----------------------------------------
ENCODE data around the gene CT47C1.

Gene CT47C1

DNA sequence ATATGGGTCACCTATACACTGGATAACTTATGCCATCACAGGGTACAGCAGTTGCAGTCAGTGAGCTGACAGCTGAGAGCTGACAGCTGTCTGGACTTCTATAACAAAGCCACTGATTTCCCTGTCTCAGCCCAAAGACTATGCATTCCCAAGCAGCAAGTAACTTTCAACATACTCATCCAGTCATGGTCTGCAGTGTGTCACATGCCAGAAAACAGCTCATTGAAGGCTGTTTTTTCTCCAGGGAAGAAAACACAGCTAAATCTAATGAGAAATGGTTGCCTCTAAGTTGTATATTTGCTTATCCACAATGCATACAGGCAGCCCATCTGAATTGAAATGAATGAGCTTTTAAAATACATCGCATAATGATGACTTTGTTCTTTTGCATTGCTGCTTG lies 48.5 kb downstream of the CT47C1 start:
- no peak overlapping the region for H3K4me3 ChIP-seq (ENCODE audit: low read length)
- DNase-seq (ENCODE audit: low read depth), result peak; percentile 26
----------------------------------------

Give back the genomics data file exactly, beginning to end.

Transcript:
ENCODE data around the gene CT47C1.

Gene CT47C1

DNA sequence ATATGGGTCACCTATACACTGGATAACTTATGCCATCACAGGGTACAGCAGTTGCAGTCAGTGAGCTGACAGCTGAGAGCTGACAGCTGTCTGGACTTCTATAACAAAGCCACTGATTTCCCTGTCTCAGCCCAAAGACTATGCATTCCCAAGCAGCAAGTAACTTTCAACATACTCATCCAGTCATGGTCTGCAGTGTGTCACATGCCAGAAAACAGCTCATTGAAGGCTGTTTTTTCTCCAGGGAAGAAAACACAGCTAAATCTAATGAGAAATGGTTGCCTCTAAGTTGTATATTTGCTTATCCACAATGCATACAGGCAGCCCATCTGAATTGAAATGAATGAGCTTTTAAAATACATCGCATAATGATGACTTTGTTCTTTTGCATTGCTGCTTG lies 48.5 kb downstream of the CT47C1 start:
- no peak overlapping the region for H3K4me3 ChIP-seq (ENCODE audit: low read length)
- DNase-seq (ENCODE audit: low read depth), result peak; percentile 26